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This review first appeared in the February 2012 issue of hi-end hifi magazine of Germany. You can also read this review of the ARC DSi200 in its original German version. We publish its English translation in a mutual syndication arrangement with the publishers. As is customary for our own reviews, the writer's signature at review's end shows an e-mail address should you have questions or wish to send feedback. All images contained in this review are the property of fairaudio or ARC - Ed.

Reviewer: Martin Mertens
Sources: Analog - Thorens TD 160 HD with TP250 tone arm & Benz Micro MC Gold cart; digital - Creek CD 43 Mk II, Logitech Transporter
Amplification: Phono pre - Lehmann Black Cube SE II; integrated - Jadis Orchestra blacksilver, Exposure 2010 S, Magnum Dynalab MD 301A
Loudspeakers: Gaithain ME150
Cables: Low-level - Vampire CC, high-level - Fast Audio Compact 6M in biwire config
Review component retail: €6.600

I admit it. I occasionally get sweaty palms when hifi blue bloods announce a visit. And Audio Research undoubtedly fits that bill. But actually - I didn’t need to get that nervous. I wouldn’t host some grey-haired baroness and her toothless baron by heavy way of a pre/power combo bristling with valves. I'd ‘merely’ host a young and somewhat unconventional pretender to the throne: the DSi200 integrated. Appearance itself keeps tight reigns on family tradition. The mighty black case of 48x14x40cm (WxHxD) and the two trademark frontal handles like studio gear demand respect. Aesthetically the handles are a matter of taste but during unpacking and installation they become enormously useful. Particularly for reviewers and others who routinely reshuffle their systems, such grips should become standard. The ARC next surprised me with a fit’n’finish I don’t always associate with US equipment. Superb in other words. Dedicated to tradition one might say.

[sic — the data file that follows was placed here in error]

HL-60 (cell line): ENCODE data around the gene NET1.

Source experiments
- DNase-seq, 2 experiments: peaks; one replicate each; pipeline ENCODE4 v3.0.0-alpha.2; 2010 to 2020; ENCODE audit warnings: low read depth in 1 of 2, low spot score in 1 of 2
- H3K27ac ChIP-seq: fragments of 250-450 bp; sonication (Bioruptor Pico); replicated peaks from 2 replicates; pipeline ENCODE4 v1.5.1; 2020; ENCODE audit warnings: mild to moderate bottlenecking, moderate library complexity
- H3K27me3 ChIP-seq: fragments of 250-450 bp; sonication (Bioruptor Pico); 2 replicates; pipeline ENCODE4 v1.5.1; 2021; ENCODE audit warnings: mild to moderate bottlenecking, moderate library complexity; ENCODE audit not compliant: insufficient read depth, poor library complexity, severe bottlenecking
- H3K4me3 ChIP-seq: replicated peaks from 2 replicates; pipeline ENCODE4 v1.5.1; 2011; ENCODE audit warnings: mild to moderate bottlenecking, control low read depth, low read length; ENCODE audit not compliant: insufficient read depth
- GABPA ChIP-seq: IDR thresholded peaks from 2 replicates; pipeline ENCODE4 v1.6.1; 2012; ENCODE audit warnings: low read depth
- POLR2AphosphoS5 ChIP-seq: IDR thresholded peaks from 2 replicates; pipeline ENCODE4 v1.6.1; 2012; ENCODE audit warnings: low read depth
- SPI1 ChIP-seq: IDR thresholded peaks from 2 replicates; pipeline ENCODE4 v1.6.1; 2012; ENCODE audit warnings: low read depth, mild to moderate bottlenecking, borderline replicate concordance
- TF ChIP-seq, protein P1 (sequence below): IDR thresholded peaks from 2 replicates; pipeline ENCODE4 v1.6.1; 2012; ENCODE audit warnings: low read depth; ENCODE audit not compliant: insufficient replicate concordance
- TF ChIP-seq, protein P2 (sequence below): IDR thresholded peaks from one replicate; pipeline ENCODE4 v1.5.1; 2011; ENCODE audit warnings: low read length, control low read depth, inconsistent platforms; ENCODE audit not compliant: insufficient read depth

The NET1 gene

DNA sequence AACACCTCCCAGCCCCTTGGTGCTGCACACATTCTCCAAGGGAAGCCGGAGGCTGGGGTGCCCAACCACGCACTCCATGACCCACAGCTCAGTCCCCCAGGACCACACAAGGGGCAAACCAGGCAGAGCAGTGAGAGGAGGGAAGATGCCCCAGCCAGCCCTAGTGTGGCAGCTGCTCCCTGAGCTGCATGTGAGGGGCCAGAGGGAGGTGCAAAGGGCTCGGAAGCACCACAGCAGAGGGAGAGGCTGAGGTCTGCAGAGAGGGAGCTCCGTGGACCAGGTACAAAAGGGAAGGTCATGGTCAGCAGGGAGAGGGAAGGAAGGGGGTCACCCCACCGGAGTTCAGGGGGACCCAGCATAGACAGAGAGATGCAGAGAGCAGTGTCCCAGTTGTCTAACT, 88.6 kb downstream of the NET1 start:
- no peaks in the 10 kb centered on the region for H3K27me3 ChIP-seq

Things get more non-traditional inside. Whilst the beefy power transformer and potent storage caps could just as well supply forests of power tubes or heat-sinked transistor arrays, the rest looks decidedly less conventional. That’s because with its Definition Series the firm has gone to switching output stages. Other levels in their product hierarchy naturally remain committed to standard class A or class A/B valve or solid-stage circuitry.

Switching or class D amp so named for the next available letter after class A, AB, B and C are highly efficient. That makes them darlings of office-bound EU legislators in Brussels who dream of an energy-efficient future where all amps operate in D-class. Here the DSi200’s 1-watt standby consumption is already progressively compadre with current EU regs. Idle consumption of ca. 38 watts isn’t too bad either though perhaps not extremely low for such a concept.

I’ll confess that prior analog switching amps of my acquaintance—the Primare I32 and Onkyo A-9355—were quite good but failed to inflame the last iota of personal enthusiasm. Both impressed with neutrality, high precision and good resolution but lacked temperament. But first things first. Before the ARC DSi200 enters the sonic witness stand, I shall make a few comments about interfacing with it. Here the machine eludes convention a bit, particularly with the volume control and input selector. Bracketing the central display are slim turning knobs. But they don’t turn far to prime the pump or quickly race through inputs. After about a 15° turn they hit their stops. Let go and they jump back to their center indents. They aren’t ‘true’ turning knobs but quasi switches. When the left control is pushed left, output is electronically attenuated to 0 while the other way ramps up to maximally 103. To inject a nit, the resolution of steps here could be better. In the quiet range they’re too large but get finer and finer as one goes louder.